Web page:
The 39 Steps review - September 2014
Clearly a magical play that has lost it's sparkle...Opening a play in London and seeing it last more than 6 months at a West End venue is a pretty great success. Adapted from the John Buchan novel and the Alfred Hitchcock film of the same name, The 39 Steps has recently celebrated it’s 8th West End Birthday, thus leading me to believe this must be a truly fantastic show. Having won the 2007 Oliver Award for Best New Comedy as well as two Tony Awards, I was fully expecting magic… When I went to see the show on a Wednesday evening at the Criterion Theatre, I was sad to see just a few glimmers of the show’s potential.
RIGHT first and foremost, don’t get me wrong, I could SEE that The 39 Steps is a great show, however eight years after its opening, to me the production seemed a little tired. And who can blame it really? I am regularly frustrated when seeing long running shows that SHOULD be spectacular (ahem…Mamma Mia!...) but unfortunately they have let themselves go a little bit. With The 39 Steps I couldn’t help but feel that the original spontaneous feel to the piece, the original funny quips, were now just being played for laughs. I failed to feel the passion behind the piece.
There is of course no denying that the actors are hugely talented; four performers tackle 139 characters in 100 minutes which is no mean feat! On the night I attended the show I was told that the four cast members, Alix Dunmore, Tim Frances, Richard Garlazka and Daniel Tuite, were relatively new, so perhaps they were still trying to feel their way through the play in terms of energy and delivery. Having never seen the show before it was hard to tell how their performances may have differed from their predecessors in terms of comic delivery. Whilst I have upmost respect for the actors, I really did feel like something was missing.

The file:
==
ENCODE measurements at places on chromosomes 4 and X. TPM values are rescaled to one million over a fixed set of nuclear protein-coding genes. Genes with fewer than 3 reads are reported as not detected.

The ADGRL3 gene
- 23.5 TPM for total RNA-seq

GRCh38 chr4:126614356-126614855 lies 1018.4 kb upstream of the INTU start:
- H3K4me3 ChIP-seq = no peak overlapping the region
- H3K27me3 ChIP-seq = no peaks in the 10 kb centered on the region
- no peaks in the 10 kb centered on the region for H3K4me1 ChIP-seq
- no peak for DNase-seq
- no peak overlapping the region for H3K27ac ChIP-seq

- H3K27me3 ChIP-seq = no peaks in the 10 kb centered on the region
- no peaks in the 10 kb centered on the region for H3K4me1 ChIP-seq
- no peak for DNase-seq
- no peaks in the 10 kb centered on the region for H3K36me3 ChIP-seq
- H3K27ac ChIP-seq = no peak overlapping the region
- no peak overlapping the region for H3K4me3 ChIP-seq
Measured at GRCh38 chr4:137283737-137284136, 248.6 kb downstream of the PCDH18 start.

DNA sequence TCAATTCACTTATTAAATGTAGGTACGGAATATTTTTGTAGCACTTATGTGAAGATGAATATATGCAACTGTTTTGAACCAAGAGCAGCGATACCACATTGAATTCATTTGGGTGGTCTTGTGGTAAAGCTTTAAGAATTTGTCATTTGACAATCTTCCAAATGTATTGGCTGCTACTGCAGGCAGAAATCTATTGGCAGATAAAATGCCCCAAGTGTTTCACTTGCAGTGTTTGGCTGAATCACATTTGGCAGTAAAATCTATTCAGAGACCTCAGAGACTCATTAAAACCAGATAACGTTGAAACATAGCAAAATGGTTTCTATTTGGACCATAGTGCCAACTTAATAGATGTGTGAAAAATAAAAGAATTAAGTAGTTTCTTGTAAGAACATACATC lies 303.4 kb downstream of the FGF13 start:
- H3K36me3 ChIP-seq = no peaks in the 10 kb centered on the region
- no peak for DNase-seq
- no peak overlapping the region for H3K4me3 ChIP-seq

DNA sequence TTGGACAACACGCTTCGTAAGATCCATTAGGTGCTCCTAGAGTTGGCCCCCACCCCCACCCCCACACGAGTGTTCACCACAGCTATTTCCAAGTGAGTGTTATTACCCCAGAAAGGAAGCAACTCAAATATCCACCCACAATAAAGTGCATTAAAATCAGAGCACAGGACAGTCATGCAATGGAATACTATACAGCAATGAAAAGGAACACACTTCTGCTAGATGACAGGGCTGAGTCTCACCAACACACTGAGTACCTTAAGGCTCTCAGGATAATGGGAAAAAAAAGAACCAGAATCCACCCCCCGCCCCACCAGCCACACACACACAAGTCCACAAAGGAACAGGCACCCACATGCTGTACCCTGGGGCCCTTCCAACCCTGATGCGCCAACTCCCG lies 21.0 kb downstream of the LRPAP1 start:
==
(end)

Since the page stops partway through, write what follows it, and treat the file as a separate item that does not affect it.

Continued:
I have no doubt that The 39 Steps must have been quite pioneering in the realm of physical theatre in it's day, with it’s slapdash/improve style of performance influencing many great plays in later years. Some such example could be Jeeves and Wooster, which adopts a similar theatrical format but, in my opinion, to greater surprise and subsequent comic success.
I couldn’t say I had a bad time watching the show, but it was frustrating watching something that I knew was probably much better in its formative years. So many people have sung this show's praises, that perhaps my expectations were too high…but shouldn’t they be for a long running West End show?
This is a problem that applies to many (but by no means all) long running West End shows. Personally I think it would be a great idea for producers and directors to pull SOME shows after 7 or 8 years for 6 months or so, revamp them and have them come back bigger and better. I would like to see this done with The 39 Steps so that it can continue to be a leading example of physical theatre at its best. Thoughts and feedback welcome!
17 September 2014, Criterion Theatre